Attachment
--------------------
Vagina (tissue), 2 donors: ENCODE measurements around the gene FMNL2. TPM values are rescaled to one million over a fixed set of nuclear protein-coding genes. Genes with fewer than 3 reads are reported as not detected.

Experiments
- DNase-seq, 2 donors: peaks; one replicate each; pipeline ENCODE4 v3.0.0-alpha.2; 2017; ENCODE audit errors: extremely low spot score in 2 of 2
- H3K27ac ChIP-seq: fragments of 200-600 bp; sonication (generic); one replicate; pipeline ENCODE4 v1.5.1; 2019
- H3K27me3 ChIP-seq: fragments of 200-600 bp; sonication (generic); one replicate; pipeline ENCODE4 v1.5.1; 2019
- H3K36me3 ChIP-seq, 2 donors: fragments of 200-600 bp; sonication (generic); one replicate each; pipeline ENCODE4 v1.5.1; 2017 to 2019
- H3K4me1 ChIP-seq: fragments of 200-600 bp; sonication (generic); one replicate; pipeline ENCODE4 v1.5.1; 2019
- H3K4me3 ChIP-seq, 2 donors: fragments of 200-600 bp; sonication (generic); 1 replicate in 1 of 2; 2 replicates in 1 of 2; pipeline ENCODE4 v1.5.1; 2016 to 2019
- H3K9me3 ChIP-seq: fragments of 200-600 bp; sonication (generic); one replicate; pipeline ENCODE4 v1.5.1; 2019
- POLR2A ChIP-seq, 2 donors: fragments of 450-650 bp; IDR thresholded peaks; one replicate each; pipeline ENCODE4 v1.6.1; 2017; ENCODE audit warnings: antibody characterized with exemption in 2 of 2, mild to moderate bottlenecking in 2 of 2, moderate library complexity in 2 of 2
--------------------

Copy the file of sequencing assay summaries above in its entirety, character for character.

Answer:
Vagina (tissue), 2 donors: ENCODE measurements around the gene FMNL2. TPM values are rescaled to one million over a fixed set of nuclear protein-coding genes. Genes with fewer than 3 reads are reported as not detected.

Experiments
- DNase-seq, 2 donors: peaks; one replicate each; pipeline ENCODE4 v3.0.0-alpha.2; 2017; ENCODE audit errors: extremely low spot score in 2 of 2
- H3K27ac ChIP-seq: fragments of 200-600 bp; sonication (generic); one replicate; pipeline ENCODE4 v1.5.1; 2019
- H3K27me3 ChIP-seq: fragments of 200-600 bp; sonication (generic); one replicate; pipeline ENCODE4 v1.5.1; 2019
- H3K36me3 ChIP-seq, 2 donors: fragments of 200-600 bp; sonication (generic); one replicate each; pipeline ENCODE4 v1.5.1; 2017 to 2019
- H3K4me1 ChIP-seq: fragments of 200-600 bp; sonication (generic); one replicate; pipeline ENCODE4 v1.5.1; 2019
- H3K4me3 ChIP-seq, 2 donors: fragments of 200-600 bp; sonication (generic); 1 replicate in 1 of 2; 2 replicates in 1 of 2; pipeline ENCODE4 v1.5.1; 2016 to 2019
- H3K9me3 ChIP-seq: fragments of 200-600 bp; sonication (generic); one replicate; pipeline ENCODE4 v1.5.1; 2019
- POLR2A ChIP-seq, 2 donors: fragments of 450-650 bp; IDR thresholded peaks; one replicate each; pipeline ENCODE4 v1.6.1; 2017; ENCODE audit warnings: antibody characterized with exemption in 2 of 2, mild to moderate bottlenecking in 2 of 2, moderate library complexity in 2 of 2